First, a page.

Good list, can't argue with any of them. I agree with the guys who've said Warren DeMartini & Billy Duffy, two of my favorites. Steve Stevens is great, too bad his talent got suppressed in Billy Idols music. I can't really agree that George Lynch is underrated. He was constantly on the cover of every guitar magazine back in the day. I could almost agree w/Nuno, but Extreme came in at the very end of the 80's. Still he's an amazing player.

A few guys that no has mentioned yet;

Steve Lukather - Check out his website sometime, you'll be amazed at how many recordings he's played on. Luke can rip with the best of them. He's got chops, tone, can write great songs, and he can sing. I want to be just like him when/if I grow up.

Frank Hannon, of Tesla. Not a shredder by any means, but a really tasteful player. And Tesla wasn't as cheesy as Motley Crue or Poison.

Vivian Campbell's work w/Dio was really good. Not sure why he's sat on his hands since then.

Matthias Jabs of Scorpions. He always seemed to have been overshadowed by former Scorpion guitarists Michael Schenker and Uli Roth, but Jabs is a great player in his own right. Scorpions never broke through with either of the other two, so there's something to be said about how memorable his playing was.

Anyway...just one old guys opinion.
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#20
Quote by maker's marked

A few guys that no has mentioned yet;

Steve Lukather -


Ha ha ha ha. I was soooo tempted. The problem is, if you call up "Luke", how can you possibly avoid bringing up Larry Carlton ?

All along this path I tread
My heart betrays my weary head
With nothing but my soul to save
From the cradle to the grave.
Last edited by ColdGin at Mar 23, 2012,
#21
Jake E Lee
Vito Bratta
Bruce Boullet
Paul Gilbert (still deserves more credit)
Jason Becker
#22
That era had so many great players! My top 5 would change every time I thought about it. Jake E Lee is definitely one of the best guitarist around! Warren De Martini is another! Alex Skolnick from Testament, Vinnie Moore, or even Phil Collen of Def Leopard - who is actually a bad ass player!
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#23
my top five 80's guitarist that dont get enough credit would be...jake e. lee,nick bowcott, reb beach,Adrian Smith,Glenn Tipton

out of all the guitarist i mentioned.. Reb Beach is an odd choice for me as I cant stand the band WINGER
in saying that.. there is a bunch of guitarist that were probably better that no one will ever know their name
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#24
For me it's Warren DeMartini. I rarely see him mentioned in the conversations about best shredders and he has amazing tone, very fluid style and sense of melody. Plus his band had much better songs, attitude and "balls" than 99% of the dime a dozen late 80s hair bands.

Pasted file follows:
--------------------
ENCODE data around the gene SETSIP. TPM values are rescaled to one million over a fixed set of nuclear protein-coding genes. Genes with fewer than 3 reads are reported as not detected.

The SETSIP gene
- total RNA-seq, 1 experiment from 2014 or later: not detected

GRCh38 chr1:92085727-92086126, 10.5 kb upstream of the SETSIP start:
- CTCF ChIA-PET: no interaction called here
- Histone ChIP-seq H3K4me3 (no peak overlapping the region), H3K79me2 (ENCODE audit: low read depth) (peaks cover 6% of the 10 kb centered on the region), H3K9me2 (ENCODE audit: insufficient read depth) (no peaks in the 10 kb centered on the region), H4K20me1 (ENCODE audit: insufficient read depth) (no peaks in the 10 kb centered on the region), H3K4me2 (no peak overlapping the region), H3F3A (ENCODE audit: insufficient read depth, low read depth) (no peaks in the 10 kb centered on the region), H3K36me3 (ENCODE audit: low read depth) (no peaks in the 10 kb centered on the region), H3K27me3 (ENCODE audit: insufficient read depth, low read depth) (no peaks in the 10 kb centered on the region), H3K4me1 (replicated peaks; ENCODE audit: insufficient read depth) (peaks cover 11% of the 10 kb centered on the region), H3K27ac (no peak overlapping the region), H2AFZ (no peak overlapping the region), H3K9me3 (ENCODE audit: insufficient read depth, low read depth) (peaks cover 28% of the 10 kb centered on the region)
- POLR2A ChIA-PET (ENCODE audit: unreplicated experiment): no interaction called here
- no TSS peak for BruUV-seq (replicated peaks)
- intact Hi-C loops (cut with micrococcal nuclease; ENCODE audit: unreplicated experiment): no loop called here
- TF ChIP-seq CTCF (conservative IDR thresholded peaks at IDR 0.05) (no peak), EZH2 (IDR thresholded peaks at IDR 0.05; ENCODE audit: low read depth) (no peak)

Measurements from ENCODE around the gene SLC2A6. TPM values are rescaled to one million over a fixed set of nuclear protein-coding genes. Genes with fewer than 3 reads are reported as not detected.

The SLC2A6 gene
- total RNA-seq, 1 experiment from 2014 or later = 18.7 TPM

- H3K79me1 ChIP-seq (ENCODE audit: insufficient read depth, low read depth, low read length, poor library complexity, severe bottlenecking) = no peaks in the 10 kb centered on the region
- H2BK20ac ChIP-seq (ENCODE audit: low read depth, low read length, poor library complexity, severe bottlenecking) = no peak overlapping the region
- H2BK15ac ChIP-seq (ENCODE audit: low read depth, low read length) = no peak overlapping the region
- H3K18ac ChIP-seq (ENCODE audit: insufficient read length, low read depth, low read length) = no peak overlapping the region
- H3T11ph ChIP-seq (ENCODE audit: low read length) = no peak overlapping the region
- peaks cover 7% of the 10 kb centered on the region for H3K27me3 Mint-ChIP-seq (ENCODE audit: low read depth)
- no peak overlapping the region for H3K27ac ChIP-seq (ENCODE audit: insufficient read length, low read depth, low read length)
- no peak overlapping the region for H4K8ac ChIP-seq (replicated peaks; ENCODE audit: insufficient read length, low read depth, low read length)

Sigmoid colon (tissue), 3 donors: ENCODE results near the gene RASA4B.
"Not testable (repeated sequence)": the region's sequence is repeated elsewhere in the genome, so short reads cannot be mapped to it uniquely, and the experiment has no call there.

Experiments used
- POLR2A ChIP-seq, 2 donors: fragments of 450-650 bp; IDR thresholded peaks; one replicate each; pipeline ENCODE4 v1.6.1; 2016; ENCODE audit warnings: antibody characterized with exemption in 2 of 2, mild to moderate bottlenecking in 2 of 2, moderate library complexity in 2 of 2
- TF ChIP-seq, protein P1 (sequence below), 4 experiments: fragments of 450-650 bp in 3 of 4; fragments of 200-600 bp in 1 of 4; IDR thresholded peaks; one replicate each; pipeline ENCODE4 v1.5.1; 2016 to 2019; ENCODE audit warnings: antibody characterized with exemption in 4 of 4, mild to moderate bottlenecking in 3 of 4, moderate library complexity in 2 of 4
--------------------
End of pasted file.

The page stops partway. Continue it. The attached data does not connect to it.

I love this solo!
#25
Quote by bulby
For me it's Warren DeMartini. I rarely see him mentioned in the conversations about best shredders and he has amazing tone, very fluid style and sense of melody. Plus his band had much better songs, attitude and "balls" than 99% of the dime a dozen late 80s hair bands.

I love this solo!


Excellent solo! Thanks for sharing! He is one of the greats!
"Is all that we see or seem, but a dream within a dream?"
#26
Oz Fox & Michael Sweet from Stryper never get enough credit, probably because they were in a 'Christian' band, but they are extremely talented.

I can't disagree with anyone in your list though...
#27
Quote by Supernaut2k
Great list, but it needs Criss Olivia on there

+10000000000000000000000000000
#28
Lots of really great mentions: Warren DiMartini, Nuno Bettencourt, Alex Skolnick, Reb Beach, Vito Bratta, Glenn Tipton... There's lots of guys you could mention who could really play and had great command.

I think Steve Morse is continually overlooked. Is there any other guitarist out there more versatile? IMO, I don't think so.

Non shredder, I really dig like Johnny Marr. And going way off, I really like Dominic Miller's guitar work with Sting.


Quote by RetroGunslinger


George Lynch never got as much recogniton as he should have, as good as Van Halen in my opinion and used lots of unusual chords and riffs as well as having solos that were technically excellent whilst remaining catchy as hell


I'm going to respectfully disagree. I think he was well recognized. He was all over guitar magazines in the late 80's early 90's. Though I will agree there was something about his playing that elevated him over the others. Lets be honest, Lynch's playing made Dokken popular. In fact, I recently read he was runner up to Jake E. Lee to play for Ozzy.

Digressing, I saw Lynch Mob last week. Great show. He absolutely killed it!!